Sadiq Selant - Tottenham Hotspur
One of the most frequent questions that is often aimed my way is “why do you support Spurs”. Most people are puzzled by the fact that although I was born and raised in Preston, I have an unequivocal relationship with a team 220 miles away door to door!
I fell in love with Spurs back in the 1980’s, not that I wasn’t spoilt for choice with Liverpool, Everton, Manchester United, Leeds United and Preston North End all playing good football. However I chose the Lilywhites in London, rather than the lilywhites from my home town.
Glenn Hoddle, Ossie Ardilles, Mickey Hazard, and Chris Waddle would entertain me and I loved the football we played. For me it was the enjoyment of watching something that was beautiful as opposed to a team who would be collecting trophies year after year.
I used to travel on the bus from Preston to Anfield with my Liverpool supporting brother when they played us. The excitement of wearing my jersey underneath my jacket for the walk to the stadium made me feel alive and part of something which I felt I belonged to. My other brothers supported Leeds, Everton, Preston North End and Manchester United and couldn’t understand my affinity to Spurs.
As I got old enough to travel I visited White Hart lane and I still remember when myself and my Sheffield United supporting friend Alan travelled to see Spurs play Kaiserslautern in the UEFA Cup. We left early but got stuck in traffic, reaching the ground at half-time.
We saw 45 minutes of football and to add insult to injury we conceded very late on and lost the game 1-0, making for a very long journey back home… but it was still worth it.
I still follow Spurs and have even moved closer to White Hart Lane so I can watch my team as much as possible. My boys Safwan, Zayd and Rayhan have now been recruited as Junior Spurs and have been lucky enough to be mascots, leading the mighty Spurs team out onto the hallowed turf.
Spurs now have three more fans who like me will support them through thick and thin and it is an honour to share my dream with my sons everytime we see our team play.
I have followed them all over the world for as long as I can remember without witnessing much success but they are my team and will always be my team. Through thick and thin, Forever Spurs.
Tom Taylor - Leyton Orient
I first made the trip to Brisbane Road as a seven-year old, when the stadium was old and crumbling and Orient had already been doomed to relegation into the old Endsleigh League Division Three.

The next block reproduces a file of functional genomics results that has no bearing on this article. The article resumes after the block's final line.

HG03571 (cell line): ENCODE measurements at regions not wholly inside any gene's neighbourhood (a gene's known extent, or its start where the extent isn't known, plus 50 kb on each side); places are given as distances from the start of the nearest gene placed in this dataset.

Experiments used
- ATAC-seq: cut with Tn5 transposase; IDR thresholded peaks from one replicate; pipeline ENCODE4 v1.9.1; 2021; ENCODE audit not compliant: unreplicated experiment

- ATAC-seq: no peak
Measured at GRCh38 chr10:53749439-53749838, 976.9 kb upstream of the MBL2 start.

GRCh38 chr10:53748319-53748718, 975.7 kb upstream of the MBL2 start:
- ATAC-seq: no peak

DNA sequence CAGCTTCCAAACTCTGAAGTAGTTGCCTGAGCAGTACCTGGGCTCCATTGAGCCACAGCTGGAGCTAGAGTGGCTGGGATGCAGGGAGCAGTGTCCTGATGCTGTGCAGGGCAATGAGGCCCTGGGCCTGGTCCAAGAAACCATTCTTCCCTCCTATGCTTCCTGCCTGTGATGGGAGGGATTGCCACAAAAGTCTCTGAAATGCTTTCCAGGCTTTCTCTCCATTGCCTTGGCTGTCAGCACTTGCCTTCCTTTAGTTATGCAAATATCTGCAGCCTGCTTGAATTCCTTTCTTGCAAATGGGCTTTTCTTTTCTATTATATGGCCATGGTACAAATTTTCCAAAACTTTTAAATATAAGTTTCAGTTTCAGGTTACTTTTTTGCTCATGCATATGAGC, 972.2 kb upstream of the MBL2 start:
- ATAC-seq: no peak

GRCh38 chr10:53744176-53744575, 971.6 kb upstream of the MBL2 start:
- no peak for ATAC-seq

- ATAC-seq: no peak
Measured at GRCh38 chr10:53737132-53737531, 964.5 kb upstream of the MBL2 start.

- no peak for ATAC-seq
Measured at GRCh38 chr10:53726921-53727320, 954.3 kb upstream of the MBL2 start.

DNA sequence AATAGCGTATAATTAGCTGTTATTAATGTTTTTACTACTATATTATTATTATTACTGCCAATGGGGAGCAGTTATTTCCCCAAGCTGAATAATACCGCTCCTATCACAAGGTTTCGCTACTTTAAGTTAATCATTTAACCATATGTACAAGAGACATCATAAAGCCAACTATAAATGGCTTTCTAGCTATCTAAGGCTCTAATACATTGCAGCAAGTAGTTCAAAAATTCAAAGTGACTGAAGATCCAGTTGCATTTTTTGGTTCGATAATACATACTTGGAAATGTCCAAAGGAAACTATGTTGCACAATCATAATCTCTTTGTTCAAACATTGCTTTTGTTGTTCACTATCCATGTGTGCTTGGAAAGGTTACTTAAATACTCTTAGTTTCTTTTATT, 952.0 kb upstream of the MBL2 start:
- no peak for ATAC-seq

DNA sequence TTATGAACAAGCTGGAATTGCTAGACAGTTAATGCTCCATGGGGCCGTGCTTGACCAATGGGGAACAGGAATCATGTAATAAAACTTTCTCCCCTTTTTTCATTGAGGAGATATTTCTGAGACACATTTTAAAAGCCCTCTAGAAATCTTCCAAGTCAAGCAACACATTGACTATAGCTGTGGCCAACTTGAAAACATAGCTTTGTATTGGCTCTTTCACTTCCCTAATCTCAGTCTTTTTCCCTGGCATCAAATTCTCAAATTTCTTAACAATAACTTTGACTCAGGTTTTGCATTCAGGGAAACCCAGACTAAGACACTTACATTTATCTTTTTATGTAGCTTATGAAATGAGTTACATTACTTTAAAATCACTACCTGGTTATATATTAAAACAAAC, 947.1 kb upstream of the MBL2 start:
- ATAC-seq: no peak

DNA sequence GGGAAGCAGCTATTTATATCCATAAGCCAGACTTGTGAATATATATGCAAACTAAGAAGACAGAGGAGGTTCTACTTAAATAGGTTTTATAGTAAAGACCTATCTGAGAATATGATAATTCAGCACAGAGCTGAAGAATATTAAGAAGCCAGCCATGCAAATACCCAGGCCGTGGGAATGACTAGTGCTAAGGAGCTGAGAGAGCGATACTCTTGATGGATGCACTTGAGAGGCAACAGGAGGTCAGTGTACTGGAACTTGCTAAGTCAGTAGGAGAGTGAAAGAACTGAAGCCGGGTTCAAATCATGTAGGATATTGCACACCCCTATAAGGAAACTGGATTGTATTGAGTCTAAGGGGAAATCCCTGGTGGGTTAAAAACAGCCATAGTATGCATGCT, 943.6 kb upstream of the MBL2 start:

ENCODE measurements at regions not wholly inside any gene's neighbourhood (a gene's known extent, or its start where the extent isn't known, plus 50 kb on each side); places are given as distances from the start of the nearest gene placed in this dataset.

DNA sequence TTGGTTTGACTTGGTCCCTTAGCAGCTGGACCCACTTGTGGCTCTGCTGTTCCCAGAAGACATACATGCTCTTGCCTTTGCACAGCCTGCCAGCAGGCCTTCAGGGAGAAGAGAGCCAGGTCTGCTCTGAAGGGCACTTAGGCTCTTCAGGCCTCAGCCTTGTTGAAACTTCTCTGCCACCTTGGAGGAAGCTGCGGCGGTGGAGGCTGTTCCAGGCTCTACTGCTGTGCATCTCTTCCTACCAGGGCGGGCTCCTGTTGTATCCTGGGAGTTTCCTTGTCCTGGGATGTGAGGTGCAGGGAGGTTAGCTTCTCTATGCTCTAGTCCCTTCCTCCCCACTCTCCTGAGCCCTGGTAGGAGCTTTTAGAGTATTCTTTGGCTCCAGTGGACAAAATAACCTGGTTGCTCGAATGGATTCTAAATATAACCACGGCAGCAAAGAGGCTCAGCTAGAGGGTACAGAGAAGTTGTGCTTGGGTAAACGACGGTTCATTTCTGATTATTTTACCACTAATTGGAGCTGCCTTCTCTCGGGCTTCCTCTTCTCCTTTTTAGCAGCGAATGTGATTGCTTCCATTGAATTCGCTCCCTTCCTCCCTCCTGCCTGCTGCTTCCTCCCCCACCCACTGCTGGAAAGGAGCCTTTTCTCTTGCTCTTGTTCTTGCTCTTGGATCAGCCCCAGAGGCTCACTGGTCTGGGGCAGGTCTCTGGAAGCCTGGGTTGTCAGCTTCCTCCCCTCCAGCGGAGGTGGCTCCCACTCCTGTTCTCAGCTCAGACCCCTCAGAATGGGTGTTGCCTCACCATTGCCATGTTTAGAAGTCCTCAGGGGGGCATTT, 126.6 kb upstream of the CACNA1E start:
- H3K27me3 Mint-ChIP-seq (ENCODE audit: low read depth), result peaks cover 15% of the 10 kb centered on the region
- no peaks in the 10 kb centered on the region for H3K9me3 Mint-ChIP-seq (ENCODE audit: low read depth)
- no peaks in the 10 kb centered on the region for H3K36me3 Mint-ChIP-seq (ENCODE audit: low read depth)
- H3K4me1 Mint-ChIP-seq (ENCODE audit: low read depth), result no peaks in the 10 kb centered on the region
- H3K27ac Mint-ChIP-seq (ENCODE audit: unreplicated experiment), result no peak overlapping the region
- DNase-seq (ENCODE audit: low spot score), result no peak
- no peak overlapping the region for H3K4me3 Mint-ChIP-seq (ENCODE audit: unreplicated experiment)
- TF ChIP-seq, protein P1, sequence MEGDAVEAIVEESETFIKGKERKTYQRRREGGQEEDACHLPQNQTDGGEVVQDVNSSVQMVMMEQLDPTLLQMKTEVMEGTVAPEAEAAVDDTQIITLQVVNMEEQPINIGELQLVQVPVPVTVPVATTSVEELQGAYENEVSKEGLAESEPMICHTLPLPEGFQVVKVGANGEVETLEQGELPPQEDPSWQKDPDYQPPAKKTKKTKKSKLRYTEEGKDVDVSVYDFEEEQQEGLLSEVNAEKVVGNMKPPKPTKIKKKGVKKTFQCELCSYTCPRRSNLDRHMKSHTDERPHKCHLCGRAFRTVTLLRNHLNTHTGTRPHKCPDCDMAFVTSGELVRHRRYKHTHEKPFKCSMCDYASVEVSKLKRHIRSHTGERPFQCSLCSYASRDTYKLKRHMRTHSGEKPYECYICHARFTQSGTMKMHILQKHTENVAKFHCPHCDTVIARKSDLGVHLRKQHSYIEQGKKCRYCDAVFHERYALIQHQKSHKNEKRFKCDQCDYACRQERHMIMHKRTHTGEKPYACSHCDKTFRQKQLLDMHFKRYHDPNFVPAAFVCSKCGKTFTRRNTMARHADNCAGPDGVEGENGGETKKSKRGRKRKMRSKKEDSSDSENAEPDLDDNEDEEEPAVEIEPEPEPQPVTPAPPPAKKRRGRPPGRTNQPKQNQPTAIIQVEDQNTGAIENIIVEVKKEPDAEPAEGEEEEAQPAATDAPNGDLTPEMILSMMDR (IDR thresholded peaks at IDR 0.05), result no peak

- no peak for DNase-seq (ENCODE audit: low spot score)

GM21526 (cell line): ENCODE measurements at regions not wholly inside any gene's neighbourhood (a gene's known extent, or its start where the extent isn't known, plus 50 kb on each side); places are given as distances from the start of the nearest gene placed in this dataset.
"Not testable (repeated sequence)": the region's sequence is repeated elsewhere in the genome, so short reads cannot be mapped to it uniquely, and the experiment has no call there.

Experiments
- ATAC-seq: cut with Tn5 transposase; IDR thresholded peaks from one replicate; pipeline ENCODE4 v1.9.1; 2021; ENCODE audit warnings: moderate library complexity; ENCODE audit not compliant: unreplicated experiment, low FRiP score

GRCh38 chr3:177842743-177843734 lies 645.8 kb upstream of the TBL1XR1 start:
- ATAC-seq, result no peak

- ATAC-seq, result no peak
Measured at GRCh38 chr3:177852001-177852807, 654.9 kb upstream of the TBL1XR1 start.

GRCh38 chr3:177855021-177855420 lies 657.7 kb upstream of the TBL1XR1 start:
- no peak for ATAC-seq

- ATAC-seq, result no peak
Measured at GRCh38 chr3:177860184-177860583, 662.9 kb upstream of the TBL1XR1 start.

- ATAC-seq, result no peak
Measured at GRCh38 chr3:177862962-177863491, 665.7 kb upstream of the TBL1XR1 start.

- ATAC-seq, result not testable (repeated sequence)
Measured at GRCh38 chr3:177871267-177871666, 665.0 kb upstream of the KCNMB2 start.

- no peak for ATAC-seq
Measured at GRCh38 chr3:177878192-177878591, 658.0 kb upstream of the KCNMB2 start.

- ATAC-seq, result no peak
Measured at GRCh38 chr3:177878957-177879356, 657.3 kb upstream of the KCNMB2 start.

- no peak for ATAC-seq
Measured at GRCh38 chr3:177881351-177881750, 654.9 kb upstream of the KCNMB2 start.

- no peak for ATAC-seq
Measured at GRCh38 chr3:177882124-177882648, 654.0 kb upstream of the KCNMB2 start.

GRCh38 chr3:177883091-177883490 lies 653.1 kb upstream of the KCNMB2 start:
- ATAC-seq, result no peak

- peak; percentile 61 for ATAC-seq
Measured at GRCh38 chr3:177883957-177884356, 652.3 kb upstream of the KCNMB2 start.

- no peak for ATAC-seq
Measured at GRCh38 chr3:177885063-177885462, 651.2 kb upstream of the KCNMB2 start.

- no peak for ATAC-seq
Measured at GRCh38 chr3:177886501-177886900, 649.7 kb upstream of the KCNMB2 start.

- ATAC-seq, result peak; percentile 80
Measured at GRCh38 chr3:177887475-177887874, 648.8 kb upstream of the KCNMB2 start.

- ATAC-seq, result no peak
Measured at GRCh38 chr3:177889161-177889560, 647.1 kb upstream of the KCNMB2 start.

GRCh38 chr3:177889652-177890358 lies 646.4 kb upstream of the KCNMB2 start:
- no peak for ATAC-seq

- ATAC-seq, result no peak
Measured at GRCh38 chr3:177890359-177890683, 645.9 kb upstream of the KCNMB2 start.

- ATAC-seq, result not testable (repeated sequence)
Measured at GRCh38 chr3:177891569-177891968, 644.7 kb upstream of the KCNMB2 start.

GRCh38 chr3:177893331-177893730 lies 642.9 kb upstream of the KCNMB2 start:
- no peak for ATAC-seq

That day I went to the mighty O’s with my dad. He pointed out someone who I did not recognise at the time but now I know is one of England’s pioneering black footballers. That man was Cyrille Regis.
Cyrille showed why he was once one of the best players in the country and played alongside former Orient legend and football icon Laurie Cunningham. His class ripped apart a woeful Orient as his team at the time, Wycombe Wanderers, cruised to a final day 1-0 victory.
While the disappointment of my first game ending in defeat swept my initial thoughts walking out of the ground, I knew one thing was for certain, I was hooked.
I’ve spent many a miserable, damp, cold Saturday afternoon and Tuesday evening in the East Stand watching some of the dourest football known to man, all in the pursuit of one day seeing an Orient side who filled me great pride.
19 years and three different stands later and it finally happened, only in typical Orient fashion for them to blow the opportunity of a lifetime and suffer the mother of all heartbreaking play-off defeats in May 2014.
But despite that, I wouldn’t change one bit of it. I’ve shared some magnificent highs and lows in my time, from two gut-wrenching play-off defeats at the Millennium Stadium and the aforementioned Wembley, to the absolute ecstasy of winning promotion back to the old Division Three (League One to our younger readers) in the dying seconds of the 2005/06 league season.
Going back to the original question – Why do I support Leyton Orient? Because The O’s have been a part of my life since I was 7 and quite frankly I wouldn’t know what to do without Brisbane Road and 11 men in red aimlessly running around trying to score.
Emma Whitney - Manchester City
I have a memory half-hidden in my brain, one where I’m asking my Dad, in the aftermath of Euro ’96, who we support. If he, in turn, hadn’t been indoctrinated in the City cause by my Granddad, things might have been very different.
Back in the day, you saw City at home one week, The Team That Shall Not Be Named at home the next. And, for quite a while, They had George Best. Yet my Dad saw something in the Blues, thanks in no small part to the mighty Neil Young. While my father enjoyed an embarrassment of City success growing up, I was bequeathed rather more frugal glory.